1/10 of 200 = 20 because 1/10 of 100  = 10. 10 x 2 = 20. 

Now pull out the equipment and demonstrate how to work out the rest of the numbers.  Make sure you use correct language.

Reorganise these so that they are eAsier to work with:

What fraction does the peanuts and the raisins make? 2/4 or 1/2.  How many half weigh? 100!  

These 5 things = 100g. How many tenths fit into fifths? 2. So how many grams is 1/5 of 200? 40.

Demonstrate how to solve part of the problem using the linear model. 

Now I want you to use the model to work out how many grams of peanuts.  Use the model and use the division. 

(H)
E = experience
l = language 
P = picture
S = symbol 

Now try this! Independent activity idea:
Once again, teacher uses each group to explain just on step or phase of how you solve the problem using the model.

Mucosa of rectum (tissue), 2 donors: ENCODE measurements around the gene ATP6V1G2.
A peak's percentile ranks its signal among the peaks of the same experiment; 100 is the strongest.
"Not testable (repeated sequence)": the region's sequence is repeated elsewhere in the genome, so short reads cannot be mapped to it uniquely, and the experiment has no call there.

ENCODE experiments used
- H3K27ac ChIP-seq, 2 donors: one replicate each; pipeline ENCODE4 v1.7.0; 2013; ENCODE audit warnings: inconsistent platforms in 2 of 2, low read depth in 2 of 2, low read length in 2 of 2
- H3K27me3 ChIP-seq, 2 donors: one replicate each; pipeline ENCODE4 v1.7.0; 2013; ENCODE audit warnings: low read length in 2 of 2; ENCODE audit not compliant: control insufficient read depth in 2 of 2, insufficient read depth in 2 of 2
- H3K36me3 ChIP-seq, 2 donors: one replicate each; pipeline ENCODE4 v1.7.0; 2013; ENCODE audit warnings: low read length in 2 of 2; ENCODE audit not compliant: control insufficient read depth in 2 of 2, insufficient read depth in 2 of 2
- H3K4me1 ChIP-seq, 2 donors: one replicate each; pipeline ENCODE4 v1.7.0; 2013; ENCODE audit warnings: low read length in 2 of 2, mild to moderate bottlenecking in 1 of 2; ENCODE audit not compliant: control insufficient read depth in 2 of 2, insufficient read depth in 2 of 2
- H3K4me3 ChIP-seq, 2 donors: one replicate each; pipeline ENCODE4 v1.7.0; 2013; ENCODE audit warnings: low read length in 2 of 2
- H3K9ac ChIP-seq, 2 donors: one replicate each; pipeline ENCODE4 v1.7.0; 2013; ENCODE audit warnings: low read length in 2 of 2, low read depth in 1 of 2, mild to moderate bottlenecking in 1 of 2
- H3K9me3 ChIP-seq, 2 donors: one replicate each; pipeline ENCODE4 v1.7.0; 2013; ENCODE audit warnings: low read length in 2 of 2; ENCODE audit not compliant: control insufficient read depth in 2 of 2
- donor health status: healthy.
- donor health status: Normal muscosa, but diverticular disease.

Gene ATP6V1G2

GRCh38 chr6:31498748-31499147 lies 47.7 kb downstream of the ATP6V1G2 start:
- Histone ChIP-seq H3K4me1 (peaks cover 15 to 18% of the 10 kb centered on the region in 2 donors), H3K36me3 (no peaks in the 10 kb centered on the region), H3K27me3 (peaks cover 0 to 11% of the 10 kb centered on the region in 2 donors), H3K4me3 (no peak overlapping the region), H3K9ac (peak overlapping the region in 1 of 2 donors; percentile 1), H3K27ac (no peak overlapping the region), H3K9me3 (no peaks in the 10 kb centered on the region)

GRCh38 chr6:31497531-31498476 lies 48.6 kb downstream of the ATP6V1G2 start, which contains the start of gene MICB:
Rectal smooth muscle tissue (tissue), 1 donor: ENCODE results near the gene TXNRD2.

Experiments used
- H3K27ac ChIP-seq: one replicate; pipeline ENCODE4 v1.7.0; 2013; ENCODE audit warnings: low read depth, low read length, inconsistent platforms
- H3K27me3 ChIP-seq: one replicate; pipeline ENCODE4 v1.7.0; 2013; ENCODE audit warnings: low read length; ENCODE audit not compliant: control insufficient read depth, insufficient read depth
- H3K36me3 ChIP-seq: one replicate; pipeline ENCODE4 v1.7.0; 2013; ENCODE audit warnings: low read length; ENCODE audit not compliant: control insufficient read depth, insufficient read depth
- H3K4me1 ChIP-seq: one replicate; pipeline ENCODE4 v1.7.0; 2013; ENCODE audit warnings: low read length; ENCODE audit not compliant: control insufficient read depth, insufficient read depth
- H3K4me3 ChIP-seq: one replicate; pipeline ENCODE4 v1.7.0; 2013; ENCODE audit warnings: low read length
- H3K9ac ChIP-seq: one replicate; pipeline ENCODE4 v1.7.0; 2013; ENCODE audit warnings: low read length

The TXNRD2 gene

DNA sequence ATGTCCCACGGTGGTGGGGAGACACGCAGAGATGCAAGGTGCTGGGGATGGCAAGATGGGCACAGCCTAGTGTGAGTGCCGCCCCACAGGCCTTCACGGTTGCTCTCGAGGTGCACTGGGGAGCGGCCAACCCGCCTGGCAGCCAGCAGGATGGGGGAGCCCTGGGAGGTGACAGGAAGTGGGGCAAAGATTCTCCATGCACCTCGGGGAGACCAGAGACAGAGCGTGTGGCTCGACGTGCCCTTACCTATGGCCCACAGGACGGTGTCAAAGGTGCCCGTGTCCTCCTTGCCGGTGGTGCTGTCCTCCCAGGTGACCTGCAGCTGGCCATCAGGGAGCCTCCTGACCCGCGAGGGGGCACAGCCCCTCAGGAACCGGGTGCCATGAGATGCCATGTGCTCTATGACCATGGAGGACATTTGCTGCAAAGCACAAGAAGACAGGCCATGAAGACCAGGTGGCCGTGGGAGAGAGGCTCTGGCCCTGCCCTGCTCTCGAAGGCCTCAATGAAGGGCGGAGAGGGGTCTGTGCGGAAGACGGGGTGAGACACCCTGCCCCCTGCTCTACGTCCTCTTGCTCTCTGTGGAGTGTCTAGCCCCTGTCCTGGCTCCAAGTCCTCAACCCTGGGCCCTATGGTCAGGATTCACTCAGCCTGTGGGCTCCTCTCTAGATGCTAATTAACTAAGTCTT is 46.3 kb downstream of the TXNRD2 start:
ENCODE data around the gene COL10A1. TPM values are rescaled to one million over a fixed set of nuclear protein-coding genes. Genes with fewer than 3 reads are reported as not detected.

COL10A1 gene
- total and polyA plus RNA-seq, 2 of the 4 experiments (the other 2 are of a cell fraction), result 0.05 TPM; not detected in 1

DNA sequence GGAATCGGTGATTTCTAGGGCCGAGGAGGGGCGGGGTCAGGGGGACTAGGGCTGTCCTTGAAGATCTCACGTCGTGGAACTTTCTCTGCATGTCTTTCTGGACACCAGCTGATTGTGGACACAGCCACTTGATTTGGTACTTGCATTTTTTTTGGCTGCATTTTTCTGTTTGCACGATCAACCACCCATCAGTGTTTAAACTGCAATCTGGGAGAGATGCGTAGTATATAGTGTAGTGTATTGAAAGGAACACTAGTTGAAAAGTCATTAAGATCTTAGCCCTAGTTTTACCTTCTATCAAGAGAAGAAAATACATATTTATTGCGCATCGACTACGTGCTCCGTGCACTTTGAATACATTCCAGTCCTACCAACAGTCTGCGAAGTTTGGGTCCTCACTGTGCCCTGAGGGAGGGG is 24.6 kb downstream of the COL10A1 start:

Now try this! 

Tri-squares:
Draw half a dozen Tri-squares...
Split into 3. If the whole is 12, how many is each part worth?

Split into 6 equal parts. Now how many is each part? 

Split into 3 equal parts. How much is each worth if the whole is 1/2?

Now split into 3 unequal parts. If the whole is 12, what is the value of each part? 


Monday, April 11, 2016

The Elevator

Have you ever nearly died?  Or felt like you were going to die?  Have you ever felt your heart pounding so hard and fast that it sounded like subwoofer speakers exploding in your ears?  Has panic ever cascaded throughout your body and over your skin like piercing poisonous pins?  I have.  Once.  Well twice but that is another story...

Yipping and yahooing echoed the halls of the hotel.   This was the best part of the conference: the conference dinner.  All of my colleagues were attending the annual 'uLearn' conference, this year held in the gorgeous city of Christchurch, pre-earthquake.  We were dressed up in glitz and glamour, glitter and sparkles.  The scene was set for an EPIC night.